Wikipedia:Don't edit war over the colour of templates

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Who cares?

Some things in this world are more important than others. For example, Hong Kong is more important than you, which is why Hong Kong has an article and you (probably) don't. A lot of time is expended explaining this to new users, so it should not be forgotten that a similar rule applies on a smaller scale.

In the context of the English Wikipedia, it is important whether or not the Main Page exists, which is why anyone who deletes it should and will be swiftly reverted and asked to explain themselves. It is also important to deal with articles that randomly accuse people of murder, and generally to avoid getting the Wikimedia Foundation sued out of existence.

Other issues, such as whether it is acceptable for users to remove warning messages from their user discussion pages, or whether we should have an article about every individual type of Pokémon, are significantly less important. While experimenting with and discussing new possibilities is always to be encouraged, becoming entrenched in a dispute over a such an issue is generally not constructive, and is to be avoided at all costs.

Somewhere near the bottom of the importance scale is the colour of template messages. Templates come in many colours, and the presence of one is generally recognized as desirable, so that the template is not invisible. However, anything written anywhere about the particular choice of colour is at best a recommendation; literal and pedantic interpretation of such guidelines, especially dated ones, is generally a bad idea. Nevertheless, people frequently change the colour of templates, and those who decided on the colour in the first place frequently have an irresistible urge to change it back. This is a widely recognized issue that exists everywhere, not only in Wikipedia, though it is possible that the wiki system makes things worse.

The colours used on the Main Page are recognized as standard, though even that only takes the form of a guideline, and the Main Page templates aren't templates in the usual sense anyway. While it's generally felt that for consistency, messages on talk pages should look like someone spilled coffee on them, this is by admission "not a firm policy" and merely "advised" for "new talk page templates". It was also decided on a long time ago, pre-dating many changes in template use as well as software changes such as ParserFunctions. Furthermore, it was decided by a vote, which is widely considered a bad idea and even evil by some.

Notwithstanding all of this, issues of template colour, such as whether {{talkarchive}} or {{shortcut}} should be brown or white when placed on a discussion page, have led to edit wars. Not only that, but edit wars by administrators—who should know better—on protected templates, as well as increasingly pedantic arguments about template colour spread across several pages. This doesn't achieve anything, except an eventual change (or lack of change) in favour of whoever decides to be the least civil and continue reverting the longest.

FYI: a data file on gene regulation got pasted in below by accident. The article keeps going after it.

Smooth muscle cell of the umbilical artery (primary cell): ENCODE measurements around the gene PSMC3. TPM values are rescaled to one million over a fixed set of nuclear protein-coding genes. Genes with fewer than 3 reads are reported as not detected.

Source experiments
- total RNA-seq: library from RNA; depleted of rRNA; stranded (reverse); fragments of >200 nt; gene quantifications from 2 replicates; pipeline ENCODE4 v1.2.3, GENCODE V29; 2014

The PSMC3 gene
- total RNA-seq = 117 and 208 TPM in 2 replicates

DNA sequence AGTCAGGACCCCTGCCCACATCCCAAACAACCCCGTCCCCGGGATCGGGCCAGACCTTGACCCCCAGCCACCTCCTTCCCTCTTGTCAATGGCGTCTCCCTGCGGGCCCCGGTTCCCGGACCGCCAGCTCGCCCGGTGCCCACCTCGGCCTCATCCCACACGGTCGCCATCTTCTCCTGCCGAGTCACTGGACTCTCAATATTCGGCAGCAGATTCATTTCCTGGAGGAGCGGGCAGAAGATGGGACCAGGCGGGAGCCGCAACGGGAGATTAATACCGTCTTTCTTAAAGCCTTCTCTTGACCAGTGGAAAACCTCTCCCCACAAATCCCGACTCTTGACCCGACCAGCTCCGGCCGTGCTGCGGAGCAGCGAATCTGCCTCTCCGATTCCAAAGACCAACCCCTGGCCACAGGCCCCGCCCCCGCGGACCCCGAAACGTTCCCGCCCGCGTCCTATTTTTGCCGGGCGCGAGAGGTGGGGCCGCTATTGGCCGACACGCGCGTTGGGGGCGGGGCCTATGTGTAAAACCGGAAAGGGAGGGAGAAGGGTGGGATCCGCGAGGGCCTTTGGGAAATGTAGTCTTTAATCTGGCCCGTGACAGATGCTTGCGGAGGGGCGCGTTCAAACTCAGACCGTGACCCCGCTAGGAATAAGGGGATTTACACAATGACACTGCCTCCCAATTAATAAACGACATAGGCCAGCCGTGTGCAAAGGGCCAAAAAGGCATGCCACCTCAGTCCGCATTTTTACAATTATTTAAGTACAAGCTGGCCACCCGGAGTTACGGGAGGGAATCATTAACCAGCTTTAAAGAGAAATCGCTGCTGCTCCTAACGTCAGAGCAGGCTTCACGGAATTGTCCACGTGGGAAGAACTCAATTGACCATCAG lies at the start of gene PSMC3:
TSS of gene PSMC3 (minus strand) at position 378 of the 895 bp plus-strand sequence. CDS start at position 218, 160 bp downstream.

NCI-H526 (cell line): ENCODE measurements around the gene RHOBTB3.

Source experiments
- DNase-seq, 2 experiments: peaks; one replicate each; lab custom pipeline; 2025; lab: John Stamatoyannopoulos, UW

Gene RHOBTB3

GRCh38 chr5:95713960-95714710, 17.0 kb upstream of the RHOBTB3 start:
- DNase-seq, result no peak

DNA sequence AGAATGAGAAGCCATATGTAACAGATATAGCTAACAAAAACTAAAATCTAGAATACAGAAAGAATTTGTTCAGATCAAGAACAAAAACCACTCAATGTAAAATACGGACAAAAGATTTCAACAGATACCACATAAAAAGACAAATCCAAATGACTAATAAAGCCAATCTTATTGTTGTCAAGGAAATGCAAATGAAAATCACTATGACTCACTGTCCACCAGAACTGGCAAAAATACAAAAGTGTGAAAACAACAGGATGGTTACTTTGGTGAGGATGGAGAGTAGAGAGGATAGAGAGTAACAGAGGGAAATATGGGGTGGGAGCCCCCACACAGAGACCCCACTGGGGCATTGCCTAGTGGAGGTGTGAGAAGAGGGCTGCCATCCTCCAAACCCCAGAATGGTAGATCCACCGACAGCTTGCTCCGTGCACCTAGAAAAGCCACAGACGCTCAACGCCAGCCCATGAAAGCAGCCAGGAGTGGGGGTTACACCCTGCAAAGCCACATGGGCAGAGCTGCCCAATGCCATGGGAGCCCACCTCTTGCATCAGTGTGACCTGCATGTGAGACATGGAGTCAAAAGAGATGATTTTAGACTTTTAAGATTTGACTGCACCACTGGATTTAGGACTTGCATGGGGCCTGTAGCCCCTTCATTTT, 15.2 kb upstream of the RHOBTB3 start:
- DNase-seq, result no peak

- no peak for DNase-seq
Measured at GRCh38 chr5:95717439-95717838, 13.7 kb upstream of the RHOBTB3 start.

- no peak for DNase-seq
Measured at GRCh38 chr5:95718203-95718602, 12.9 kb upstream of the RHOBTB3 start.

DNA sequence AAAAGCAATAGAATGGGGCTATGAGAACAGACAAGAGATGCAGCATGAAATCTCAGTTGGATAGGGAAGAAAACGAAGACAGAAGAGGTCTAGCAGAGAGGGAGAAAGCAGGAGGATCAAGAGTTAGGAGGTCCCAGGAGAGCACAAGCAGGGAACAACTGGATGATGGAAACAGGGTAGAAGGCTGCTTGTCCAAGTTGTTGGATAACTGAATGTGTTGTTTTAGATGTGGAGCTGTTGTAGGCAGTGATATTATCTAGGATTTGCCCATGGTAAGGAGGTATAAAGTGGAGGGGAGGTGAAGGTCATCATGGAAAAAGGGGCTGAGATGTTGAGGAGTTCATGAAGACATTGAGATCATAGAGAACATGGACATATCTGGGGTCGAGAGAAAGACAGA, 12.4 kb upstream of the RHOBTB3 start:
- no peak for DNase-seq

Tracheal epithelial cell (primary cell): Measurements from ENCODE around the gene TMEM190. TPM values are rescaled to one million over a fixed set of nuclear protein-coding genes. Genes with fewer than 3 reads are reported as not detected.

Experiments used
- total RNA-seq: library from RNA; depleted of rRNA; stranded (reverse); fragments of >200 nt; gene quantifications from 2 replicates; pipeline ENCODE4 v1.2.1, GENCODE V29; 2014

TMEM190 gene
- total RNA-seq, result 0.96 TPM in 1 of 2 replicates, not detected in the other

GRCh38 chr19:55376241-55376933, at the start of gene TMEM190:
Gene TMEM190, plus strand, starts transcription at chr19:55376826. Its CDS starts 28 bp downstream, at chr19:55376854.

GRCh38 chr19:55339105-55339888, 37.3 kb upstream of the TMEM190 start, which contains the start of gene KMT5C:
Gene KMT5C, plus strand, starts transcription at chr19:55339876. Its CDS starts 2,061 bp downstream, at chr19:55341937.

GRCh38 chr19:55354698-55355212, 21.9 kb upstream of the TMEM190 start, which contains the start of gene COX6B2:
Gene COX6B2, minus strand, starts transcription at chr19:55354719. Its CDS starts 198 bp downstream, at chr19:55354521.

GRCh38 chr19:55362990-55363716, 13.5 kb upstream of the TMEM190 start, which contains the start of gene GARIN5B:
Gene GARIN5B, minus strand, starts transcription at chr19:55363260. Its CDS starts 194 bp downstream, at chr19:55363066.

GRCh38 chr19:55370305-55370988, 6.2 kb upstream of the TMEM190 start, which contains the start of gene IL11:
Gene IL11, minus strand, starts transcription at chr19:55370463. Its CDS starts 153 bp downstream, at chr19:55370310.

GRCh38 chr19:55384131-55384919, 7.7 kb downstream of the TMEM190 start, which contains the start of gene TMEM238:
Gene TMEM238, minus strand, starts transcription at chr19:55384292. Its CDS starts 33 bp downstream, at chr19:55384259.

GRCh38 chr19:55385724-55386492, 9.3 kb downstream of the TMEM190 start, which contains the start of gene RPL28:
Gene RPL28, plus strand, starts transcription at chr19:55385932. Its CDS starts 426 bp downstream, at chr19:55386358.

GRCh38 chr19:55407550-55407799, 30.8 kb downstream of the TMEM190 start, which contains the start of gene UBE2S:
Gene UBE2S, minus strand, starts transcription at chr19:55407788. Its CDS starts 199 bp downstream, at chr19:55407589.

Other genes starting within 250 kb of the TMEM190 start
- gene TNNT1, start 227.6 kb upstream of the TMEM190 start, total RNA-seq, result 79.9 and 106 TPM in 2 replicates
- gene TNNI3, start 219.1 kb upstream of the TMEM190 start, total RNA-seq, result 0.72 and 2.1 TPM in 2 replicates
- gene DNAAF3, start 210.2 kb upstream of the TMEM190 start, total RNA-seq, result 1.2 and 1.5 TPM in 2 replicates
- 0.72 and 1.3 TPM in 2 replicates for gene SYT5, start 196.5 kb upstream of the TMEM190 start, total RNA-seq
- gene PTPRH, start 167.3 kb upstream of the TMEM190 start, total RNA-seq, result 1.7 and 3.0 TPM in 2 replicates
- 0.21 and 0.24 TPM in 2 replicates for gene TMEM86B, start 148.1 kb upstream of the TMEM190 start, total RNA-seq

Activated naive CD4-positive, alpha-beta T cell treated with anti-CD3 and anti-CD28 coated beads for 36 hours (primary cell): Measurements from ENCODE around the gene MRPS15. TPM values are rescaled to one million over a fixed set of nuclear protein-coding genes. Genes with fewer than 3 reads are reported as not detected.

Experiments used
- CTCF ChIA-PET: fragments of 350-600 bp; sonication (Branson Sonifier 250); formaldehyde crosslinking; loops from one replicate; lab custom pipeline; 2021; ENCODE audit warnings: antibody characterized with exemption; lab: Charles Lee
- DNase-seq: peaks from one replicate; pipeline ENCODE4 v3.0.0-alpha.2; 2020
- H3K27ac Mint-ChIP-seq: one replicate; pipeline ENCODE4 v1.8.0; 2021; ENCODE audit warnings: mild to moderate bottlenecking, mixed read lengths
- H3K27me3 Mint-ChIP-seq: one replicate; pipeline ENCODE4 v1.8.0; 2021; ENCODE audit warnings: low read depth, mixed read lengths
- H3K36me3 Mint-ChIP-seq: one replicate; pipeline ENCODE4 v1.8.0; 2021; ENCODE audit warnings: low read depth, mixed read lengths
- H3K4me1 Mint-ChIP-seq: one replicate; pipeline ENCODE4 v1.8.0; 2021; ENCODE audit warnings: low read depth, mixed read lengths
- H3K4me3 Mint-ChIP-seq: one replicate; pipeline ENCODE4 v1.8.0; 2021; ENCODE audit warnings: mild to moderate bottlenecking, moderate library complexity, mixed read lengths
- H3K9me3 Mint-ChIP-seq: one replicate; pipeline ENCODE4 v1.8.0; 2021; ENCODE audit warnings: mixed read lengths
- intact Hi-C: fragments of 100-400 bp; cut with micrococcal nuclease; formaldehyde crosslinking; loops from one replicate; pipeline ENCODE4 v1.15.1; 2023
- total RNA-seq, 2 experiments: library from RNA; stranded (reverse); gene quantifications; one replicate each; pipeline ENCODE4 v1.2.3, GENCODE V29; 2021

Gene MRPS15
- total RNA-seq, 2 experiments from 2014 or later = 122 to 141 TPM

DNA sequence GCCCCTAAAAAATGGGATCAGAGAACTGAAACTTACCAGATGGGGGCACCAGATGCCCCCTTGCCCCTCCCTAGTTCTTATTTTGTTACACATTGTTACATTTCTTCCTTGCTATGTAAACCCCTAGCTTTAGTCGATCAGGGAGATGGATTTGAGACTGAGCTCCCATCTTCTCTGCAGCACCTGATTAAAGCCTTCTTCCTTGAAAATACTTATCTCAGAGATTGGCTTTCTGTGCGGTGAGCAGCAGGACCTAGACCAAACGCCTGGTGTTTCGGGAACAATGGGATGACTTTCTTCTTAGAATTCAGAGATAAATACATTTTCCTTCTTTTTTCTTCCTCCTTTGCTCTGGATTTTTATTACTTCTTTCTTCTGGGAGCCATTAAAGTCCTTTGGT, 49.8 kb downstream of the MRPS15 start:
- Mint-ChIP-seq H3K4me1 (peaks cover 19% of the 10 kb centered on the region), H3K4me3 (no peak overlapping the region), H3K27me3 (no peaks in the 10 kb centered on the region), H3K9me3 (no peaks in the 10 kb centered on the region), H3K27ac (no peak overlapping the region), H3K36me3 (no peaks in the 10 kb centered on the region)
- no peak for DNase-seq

Therefore, don't edit war over the colour of templates.

In fact, don't revert such changes at all (provided they are not intentionally unconstructive). This does not, of course, mean that all discussion on the colour of templates is worthless. Standardization is generally a good thing. However, if an edit which changes the colour of a template (regardless of who made it) is reverted (regardless of who by), it should end there. Don't let the next edit be a revert of the revert, changing the colour again; not even if the other involved parties wander off. Extensive discussion of such changes, too, is to be discouraged—ideally, to be avoided completely—though a little explanation and statement of opinion never hurt anyone, and may be a good idea.

Indeed, it's better if you don't make the next move at all. Instead, wait for a genuine, constructive improvement to be made first, then you can think about changing the colour again. When the time comes around, chances are you'll be accustomed to the new colour and no longer care, or you'll have forgotten about the issue entirely. If you need something to do in the meantime, try improving the encyclopedia.

There's one caveat: colour contrast is of particular importance to people with poor vision, including those who are colourblind. Please preserve the accessibility of Wikipedia.

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